Simple fact is: when you put all of your eggs in one basket, you’re going to lose people. For me, THG is such a character driven story… but they focus on ONE character. If you don’t like her or you’re looking for something more, you’re screwed. I don’t like Katniss. I think she’s a Mary-Sue (too perfect to be human; her character should have never left the publishing office in that way) in every single sense of the word.

    I dare you to tell me the name of any other tribute in THB beyond Rue and Peeta. You can’t, but Battle Royale gave you the identities of all of the other students. Even if we didn’t know them, we know the kids that committed suicide were in love. We know the geeky boys were best friends. We know the girls were striving to try to survive together but were scared.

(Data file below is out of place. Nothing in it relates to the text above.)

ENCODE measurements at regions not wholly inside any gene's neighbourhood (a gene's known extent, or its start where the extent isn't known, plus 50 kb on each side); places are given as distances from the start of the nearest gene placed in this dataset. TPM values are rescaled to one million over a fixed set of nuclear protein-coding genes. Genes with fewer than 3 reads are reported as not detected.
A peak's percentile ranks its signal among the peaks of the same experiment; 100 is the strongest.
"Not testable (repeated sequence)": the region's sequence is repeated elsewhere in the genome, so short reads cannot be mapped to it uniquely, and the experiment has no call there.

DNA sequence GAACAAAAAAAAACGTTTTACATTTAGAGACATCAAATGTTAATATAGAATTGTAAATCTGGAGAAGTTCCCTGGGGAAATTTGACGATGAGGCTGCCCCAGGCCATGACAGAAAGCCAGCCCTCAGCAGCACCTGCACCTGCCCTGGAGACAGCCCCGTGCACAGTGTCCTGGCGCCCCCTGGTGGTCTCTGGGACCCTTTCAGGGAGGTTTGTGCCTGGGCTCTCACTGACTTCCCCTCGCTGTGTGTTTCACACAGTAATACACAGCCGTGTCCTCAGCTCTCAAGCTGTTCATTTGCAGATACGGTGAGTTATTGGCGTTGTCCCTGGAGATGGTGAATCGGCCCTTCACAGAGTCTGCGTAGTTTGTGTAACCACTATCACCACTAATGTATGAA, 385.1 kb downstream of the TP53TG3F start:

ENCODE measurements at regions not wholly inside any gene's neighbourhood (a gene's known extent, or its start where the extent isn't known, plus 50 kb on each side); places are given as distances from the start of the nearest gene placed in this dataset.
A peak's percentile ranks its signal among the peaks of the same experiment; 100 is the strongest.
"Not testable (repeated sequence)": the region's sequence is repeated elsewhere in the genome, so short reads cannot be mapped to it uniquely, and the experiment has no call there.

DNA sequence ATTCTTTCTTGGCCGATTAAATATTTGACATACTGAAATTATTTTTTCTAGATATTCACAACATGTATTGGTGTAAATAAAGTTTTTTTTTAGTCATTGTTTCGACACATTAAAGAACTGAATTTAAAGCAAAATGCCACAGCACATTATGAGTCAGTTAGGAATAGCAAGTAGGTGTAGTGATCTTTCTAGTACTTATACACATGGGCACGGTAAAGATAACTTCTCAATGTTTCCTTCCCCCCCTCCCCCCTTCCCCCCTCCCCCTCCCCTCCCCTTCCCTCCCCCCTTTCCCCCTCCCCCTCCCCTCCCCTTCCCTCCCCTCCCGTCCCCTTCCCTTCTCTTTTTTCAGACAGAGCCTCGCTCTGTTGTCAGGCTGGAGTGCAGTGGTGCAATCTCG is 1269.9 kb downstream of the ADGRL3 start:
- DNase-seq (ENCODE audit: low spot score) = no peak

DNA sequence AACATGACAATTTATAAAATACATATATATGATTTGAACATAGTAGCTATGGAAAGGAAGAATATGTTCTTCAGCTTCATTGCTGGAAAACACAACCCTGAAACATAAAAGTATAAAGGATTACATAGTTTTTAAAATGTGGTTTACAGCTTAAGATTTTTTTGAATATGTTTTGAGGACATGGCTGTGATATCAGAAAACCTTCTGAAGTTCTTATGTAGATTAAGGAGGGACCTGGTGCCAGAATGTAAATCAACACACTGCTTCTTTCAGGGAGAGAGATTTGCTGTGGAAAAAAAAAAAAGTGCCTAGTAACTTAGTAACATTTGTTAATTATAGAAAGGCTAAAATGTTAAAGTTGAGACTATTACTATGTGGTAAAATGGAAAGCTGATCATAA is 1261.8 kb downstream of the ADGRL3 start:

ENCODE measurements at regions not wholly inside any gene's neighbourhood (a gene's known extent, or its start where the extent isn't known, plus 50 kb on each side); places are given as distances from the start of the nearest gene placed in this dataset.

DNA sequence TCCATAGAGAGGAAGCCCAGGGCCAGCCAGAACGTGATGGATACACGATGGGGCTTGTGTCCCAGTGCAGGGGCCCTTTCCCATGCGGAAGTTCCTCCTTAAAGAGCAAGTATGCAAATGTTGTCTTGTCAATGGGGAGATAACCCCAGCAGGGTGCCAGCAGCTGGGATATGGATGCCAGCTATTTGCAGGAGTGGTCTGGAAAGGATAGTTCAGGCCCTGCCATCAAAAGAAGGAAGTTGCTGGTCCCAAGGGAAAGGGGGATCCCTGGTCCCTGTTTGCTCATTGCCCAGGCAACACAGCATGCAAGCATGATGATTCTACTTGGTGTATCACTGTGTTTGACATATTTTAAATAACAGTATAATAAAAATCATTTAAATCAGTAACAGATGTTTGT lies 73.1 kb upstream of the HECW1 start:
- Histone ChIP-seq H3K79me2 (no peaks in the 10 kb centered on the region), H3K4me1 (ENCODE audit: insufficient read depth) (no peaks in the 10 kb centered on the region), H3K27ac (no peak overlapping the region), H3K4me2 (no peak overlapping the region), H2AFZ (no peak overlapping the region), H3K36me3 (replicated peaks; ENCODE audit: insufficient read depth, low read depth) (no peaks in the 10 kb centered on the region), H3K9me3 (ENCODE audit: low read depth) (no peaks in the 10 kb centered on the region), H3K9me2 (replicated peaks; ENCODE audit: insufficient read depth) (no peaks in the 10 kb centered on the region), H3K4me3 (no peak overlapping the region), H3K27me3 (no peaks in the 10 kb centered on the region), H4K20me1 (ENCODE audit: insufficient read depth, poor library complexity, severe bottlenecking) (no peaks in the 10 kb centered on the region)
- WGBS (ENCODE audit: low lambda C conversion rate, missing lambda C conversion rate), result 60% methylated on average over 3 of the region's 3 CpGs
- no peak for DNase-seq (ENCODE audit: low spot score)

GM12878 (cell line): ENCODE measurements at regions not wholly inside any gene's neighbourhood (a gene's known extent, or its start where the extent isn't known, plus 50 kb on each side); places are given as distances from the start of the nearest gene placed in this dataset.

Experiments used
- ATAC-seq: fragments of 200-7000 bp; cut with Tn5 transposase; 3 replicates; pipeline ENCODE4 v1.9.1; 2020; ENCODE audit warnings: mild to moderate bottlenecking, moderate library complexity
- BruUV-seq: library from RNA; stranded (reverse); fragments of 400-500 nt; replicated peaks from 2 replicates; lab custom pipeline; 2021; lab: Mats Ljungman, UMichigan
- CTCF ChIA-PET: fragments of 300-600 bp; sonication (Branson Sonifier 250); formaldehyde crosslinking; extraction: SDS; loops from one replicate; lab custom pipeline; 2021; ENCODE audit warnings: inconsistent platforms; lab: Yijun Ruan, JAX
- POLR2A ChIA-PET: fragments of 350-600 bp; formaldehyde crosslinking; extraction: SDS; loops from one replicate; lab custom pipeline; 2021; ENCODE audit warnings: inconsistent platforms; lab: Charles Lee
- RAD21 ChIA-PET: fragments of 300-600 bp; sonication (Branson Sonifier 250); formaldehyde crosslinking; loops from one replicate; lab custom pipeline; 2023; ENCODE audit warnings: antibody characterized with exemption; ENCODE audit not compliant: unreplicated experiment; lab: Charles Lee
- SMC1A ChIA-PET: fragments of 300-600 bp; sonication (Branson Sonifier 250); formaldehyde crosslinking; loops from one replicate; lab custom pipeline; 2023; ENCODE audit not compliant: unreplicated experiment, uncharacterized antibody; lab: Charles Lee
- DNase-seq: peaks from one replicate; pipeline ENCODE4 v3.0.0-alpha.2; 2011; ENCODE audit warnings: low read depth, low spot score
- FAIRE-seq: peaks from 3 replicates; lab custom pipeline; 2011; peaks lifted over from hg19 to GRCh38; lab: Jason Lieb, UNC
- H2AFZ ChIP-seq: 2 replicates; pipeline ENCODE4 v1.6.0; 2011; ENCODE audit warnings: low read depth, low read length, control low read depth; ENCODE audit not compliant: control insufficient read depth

If you didn’t like Katniss (like me), then you were pretty much alienated from enjoying the movie. Peeta was an interesting character, but he was watered down to just make Katniss seem all that more “amazing.” I mean, he was a dude in distress 90% of the movie. It was pretty pathetic, really. And Rue? Adorable, but she was only in the movie for… 10 minutes all together? In the end, I think the filmmakers suffered the most because they tried to remain TOO true to the books.

    Yes, the books were written in Katniss’s point of view… But the writer/director/producer/SOMEBODY should have looked at this and said, “You know, Peeta is an interesting character. Maybe we should actually explain what’s going on in his head a little by showing what he’s doing?” Or “I know it says that Katniss is so damn amazing in the books that she received an 11, but maybe we should keep the movie on level with reality and just stick her with a perfect 10?” Somebody should have stepped on the breaks somewhere to make sure this character did not come across as pretentiously perfect as she did.